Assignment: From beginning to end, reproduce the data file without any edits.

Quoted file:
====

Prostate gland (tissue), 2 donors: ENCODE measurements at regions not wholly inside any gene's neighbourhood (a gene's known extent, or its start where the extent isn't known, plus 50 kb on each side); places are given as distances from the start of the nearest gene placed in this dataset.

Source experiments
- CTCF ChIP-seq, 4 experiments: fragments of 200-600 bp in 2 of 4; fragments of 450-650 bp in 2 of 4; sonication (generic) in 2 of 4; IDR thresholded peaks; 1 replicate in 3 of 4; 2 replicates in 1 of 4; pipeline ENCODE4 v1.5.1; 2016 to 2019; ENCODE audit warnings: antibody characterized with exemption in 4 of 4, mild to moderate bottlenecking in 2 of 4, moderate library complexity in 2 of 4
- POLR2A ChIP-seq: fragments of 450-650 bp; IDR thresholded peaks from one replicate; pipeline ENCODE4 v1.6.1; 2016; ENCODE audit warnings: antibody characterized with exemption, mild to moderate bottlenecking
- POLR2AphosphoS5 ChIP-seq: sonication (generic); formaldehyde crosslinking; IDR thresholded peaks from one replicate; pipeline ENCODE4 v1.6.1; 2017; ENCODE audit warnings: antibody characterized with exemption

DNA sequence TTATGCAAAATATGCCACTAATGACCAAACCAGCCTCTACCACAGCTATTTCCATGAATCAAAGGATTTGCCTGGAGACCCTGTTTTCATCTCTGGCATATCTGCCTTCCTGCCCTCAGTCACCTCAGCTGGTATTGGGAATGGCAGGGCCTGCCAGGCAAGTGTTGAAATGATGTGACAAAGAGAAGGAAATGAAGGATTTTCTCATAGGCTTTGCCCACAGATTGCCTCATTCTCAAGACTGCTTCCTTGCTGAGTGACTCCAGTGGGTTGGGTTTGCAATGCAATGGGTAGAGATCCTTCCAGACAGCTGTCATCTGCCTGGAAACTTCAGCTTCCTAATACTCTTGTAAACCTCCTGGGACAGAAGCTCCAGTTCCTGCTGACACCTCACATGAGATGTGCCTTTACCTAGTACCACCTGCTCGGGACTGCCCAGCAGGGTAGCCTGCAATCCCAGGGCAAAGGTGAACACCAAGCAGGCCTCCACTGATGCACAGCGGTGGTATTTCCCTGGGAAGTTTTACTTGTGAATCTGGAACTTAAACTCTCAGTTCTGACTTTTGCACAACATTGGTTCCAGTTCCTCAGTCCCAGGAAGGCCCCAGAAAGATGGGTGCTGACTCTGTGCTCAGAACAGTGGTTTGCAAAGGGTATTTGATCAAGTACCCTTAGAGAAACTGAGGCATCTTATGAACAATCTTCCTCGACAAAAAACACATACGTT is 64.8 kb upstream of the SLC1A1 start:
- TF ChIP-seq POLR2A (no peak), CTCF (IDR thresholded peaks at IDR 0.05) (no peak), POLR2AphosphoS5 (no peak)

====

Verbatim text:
Prostate gland (tissue), 2 donors: ENCODE measurements at regions not wholly inside any gene's neighbourhood (a gene's known extent, or its start where the extent isn't known, plus 50 kb on each side); places are given as distances from the start of the nearest gene placed in this dataset.

Source experiments
- CTCF ChIP-seq, 4 experiments: fragments of 200-600 bp in 2 of 4; fragments of 450-650 bp in 2 of 4; sonication (generic) in 2 of 4; IDR thresholded peaks; 1 replicate in 3 of 4; 2 replicates in 1 of 4; pipeline ENCODE4 v1.5.1; 2016 to 2019; ENCODE audit warnings: antibody characterized with exemption in 4 of 4, mild to moderate bottlenecking in 2 of 4, moderate library complexity in 2 of 4
- POLR2A ChIP-seq: fragments of 450-650 bp; IDR thresholded peaks from one replicate; pipeline ENCODE4 v1.6.1; 2016; ENCODE audit warnings: antibody characterized with exemption, mild to moderate bottlenecking
- POLR2AphosphoS5 ChIP-seq: sonication (generic); formaldehyde crosslinking; IDR thresholded peaks from one replicate; pipeline ENCODE4 v1.6.1; 2017; ENCODE audit warnings: antibody characterized with exemption

DNA sequence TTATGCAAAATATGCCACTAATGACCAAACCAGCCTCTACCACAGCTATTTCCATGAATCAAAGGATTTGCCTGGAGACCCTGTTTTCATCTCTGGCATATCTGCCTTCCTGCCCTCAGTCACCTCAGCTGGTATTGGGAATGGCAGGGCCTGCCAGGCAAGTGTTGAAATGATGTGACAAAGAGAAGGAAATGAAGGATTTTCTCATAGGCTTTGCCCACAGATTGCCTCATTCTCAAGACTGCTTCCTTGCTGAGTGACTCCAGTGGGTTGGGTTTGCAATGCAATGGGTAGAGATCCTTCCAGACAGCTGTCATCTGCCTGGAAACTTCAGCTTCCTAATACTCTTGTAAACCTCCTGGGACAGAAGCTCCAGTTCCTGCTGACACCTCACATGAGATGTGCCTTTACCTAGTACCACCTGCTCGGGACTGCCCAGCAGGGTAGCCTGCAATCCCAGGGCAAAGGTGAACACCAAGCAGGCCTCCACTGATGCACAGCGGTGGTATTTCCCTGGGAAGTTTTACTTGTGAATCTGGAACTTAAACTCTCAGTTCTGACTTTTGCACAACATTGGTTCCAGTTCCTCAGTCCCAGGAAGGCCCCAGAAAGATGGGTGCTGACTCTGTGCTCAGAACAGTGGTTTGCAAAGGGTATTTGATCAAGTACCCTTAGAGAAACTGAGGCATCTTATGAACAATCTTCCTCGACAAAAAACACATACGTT is 64.8 kb upstream of the SLC1A1 start:
- TF ChIP-seq POLR2A (no peak), CTCF (IDR thresholded peaks at IDR 0.05) (no peak), POLR2AphosphoS5 (no peak)